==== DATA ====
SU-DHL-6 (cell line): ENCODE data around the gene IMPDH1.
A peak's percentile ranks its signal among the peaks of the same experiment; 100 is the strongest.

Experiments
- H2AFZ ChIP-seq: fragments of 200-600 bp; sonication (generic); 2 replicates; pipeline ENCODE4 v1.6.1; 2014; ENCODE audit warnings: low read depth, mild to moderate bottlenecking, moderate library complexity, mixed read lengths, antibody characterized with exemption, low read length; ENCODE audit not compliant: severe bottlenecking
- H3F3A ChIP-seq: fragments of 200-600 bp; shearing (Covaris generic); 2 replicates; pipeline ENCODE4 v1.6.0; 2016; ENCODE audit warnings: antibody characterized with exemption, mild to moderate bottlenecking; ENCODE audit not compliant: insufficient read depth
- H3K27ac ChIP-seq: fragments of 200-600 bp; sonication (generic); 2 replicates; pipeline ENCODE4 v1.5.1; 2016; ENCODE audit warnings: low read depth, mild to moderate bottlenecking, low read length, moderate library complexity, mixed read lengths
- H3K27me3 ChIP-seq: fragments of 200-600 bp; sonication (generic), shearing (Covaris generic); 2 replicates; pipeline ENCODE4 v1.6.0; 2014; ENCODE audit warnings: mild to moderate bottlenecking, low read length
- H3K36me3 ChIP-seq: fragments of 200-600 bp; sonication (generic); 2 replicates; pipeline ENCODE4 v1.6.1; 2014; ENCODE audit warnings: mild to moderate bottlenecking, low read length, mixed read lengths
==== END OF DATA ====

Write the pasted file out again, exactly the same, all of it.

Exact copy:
SU-DHL-6 (cell line): ENCODE data around the gene IMPDH1.
A peak's percentile ranks its signal among the peaks of the same experiment; 100 is the strongest.

Experiments
- H2AFZ ChIP-seq: fragments of 200-600 bp; sonication (generic); 2 replicates; pipeline ENCODE4 v1.6.1; 2014; ENCODE audit warnings: low read depth, mild to moderate bottlenecking, moderate library complexity, mixed read lengths, antibody characterized with exemption, low read length; ENCODE audit not compliant: severe bottlenecking
- H3F3A ChIP-seq: fragments of 200-600 bp; shearing (Covaris generic); 2 replicates; pipeline ENCODE4 v1.6.0; 2016; ENCODE audit warnings: antibody characterized with exemption, mild to moderate bottlenecking; ENCODE audit not compliant: insufficient read depth
- H3K27ac ChIP-seq: fragments of 200-600 bp; sonication (generic); 2 replicates; pipeline ENCODE4 v1.5.1; 2016; ENCODE audit warnings: low read depth, mild to moderate bottlenecking, low read length, moderate library complexity, mixed read lengths
- H3K27me3 ChIP-seq: fragments of 200-600 bp; sonication (generic), shearing (Covaris generic); 2 replicates; pipeline ENCODE4 v1.6.0; 2014; ENCODE audit warnings: mild to moderate bottlenecking, low read length
- H3K36me3 ChIP-seq: fragments of 200-600 bp; sonication (generic); 2 replicates; pipeline ENCODE4 v1.6.1; 2014; ENCODE audit warnings: mild to moderate bottlenecking, low read length, mixed read lengths